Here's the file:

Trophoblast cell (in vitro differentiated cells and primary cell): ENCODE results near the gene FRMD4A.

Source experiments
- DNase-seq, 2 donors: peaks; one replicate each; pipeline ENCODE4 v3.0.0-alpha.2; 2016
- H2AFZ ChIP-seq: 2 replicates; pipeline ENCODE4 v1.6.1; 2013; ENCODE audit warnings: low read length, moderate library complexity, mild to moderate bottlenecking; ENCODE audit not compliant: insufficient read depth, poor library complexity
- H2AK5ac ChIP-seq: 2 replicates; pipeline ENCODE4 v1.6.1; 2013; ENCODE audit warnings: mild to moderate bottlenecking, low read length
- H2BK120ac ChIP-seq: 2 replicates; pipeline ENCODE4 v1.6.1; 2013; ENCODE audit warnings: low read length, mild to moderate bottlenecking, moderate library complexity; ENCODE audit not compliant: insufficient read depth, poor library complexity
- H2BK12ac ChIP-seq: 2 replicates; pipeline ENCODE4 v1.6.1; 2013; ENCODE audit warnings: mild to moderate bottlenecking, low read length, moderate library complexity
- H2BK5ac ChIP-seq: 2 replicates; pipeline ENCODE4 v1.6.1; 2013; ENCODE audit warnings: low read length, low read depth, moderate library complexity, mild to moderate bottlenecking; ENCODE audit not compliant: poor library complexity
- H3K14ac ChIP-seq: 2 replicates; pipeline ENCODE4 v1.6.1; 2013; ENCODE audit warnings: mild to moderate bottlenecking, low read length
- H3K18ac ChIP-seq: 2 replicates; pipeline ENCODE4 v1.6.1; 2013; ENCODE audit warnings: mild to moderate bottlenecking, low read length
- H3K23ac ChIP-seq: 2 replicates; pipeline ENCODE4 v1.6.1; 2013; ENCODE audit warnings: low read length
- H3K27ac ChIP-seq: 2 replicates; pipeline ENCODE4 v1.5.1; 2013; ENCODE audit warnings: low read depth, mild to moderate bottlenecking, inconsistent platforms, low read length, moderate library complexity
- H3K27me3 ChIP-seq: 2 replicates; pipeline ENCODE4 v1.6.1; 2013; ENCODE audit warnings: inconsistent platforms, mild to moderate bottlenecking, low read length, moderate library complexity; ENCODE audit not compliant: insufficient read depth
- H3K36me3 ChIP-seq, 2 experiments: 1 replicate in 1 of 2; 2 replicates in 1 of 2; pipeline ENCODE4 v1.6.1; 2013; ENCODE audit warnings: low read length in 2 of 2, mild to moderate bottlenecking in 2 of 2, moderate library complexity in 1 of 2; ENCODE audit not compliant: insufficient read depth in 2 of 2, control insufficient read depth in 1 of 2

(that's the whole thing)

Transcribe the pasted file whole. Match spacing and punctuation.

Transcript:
Trophoblast cell (in vitro differentiated cells and primary cell): ENCODE results near the gene FRMD4A.

Source experiments
- DNase-seq, 2 donors: peaks; one replicate each; pipeline ENCODE4 v3.0.0-alpha.2; 2016
- H2AFZ ChIP-seq: 2 replicates; pipeline ENCODE4 v1.6.1; 2013; ENCODE audit warnings: low read length, moderate library complexity, mild to moderate bottlenecking; ENCODE audit not compliant: insufficient read depth, poor library complexity
- H2AK5ac ChIP-seq: 2 replicates; pipeline ENCODE4 v1.6.1; 2013; ENCODE audit warnings: mild to moderate bottlenecking, low read length
- H2BK120ac ChIP-seq: 2 replicates; pipeline ENCODE4 v1.6.1; 2013; ENCODE audit warnings: low read length, mild to moderate bottlenecking, moderate library complexity; ENCODE audit not compliant: insufficient read depth, poor library complexity
- H2BK12ac ChIP-seq: 2 replicates; pipeline ENCODE4 v1.6.1; 2013; ENCODE audit warnings: mild to moderate bottlenecking, low read length, moderate library complexity
- H2BK5ac ChIP-seq: 2 replicates; pipeline ENCODE4 v1.6.1; 2013; ENCODE audit warnings: low read length, low read depth, moderate library complexity, mild to moderate bottlenecking; ENCODE audit not compliant: poor library complexity
- H3K14ac ChIP-seq: 2 replicates; pipeline ENCODE4 v1.6.1; 2013; ENCODE audit warnings: mild to moderate bottlenecking, low read length
- H3K18ac ChIP-seq: 2 replicates; pipeline ENCODE4 v1.6.1; 2013; ENCODE audit warnings: mild to moderate bottlenecking, low read length
- H3K23ac ChIP-seq: 2 replicates; pipeline ENCODE4 v1.6.1; 2013; ENCODE audit warnings: low read length
- H3K27ac ChIP-seq: 2 replicates; pipeline ENCODE4 v1.5.1; 2013; ENCODE audit warnings: low read depth, mild to moderate bottlenecking, inconsistent platforms, low read length, moderate library complexity
- H3K27me3 ChIP-seq: 2 replicates; pipeline ENCODE4 v1.6.1; 2013; ENCODE audit warnings: inconsistent platforms, mild to moderate bottlenecking, low read length, moderate library complexity; ENCODE audit not compliant: insufficient read depth
- H3K36me3 ChIP-seq, 2 experiments: 1 replicate in 1 of 2; 2 replicates in 1 of 2; pipeline ENCODE4 v1.6.1; 2013; ENCODE audit warnings: low read length in 2 of 2, mild to moderate bottlenecking in 2 of 2, moderate library complexity in 1 of 2; ENCODE audit not compliant: insufficient read depth in 2 of 2, control insufficient read depth in 1 of 2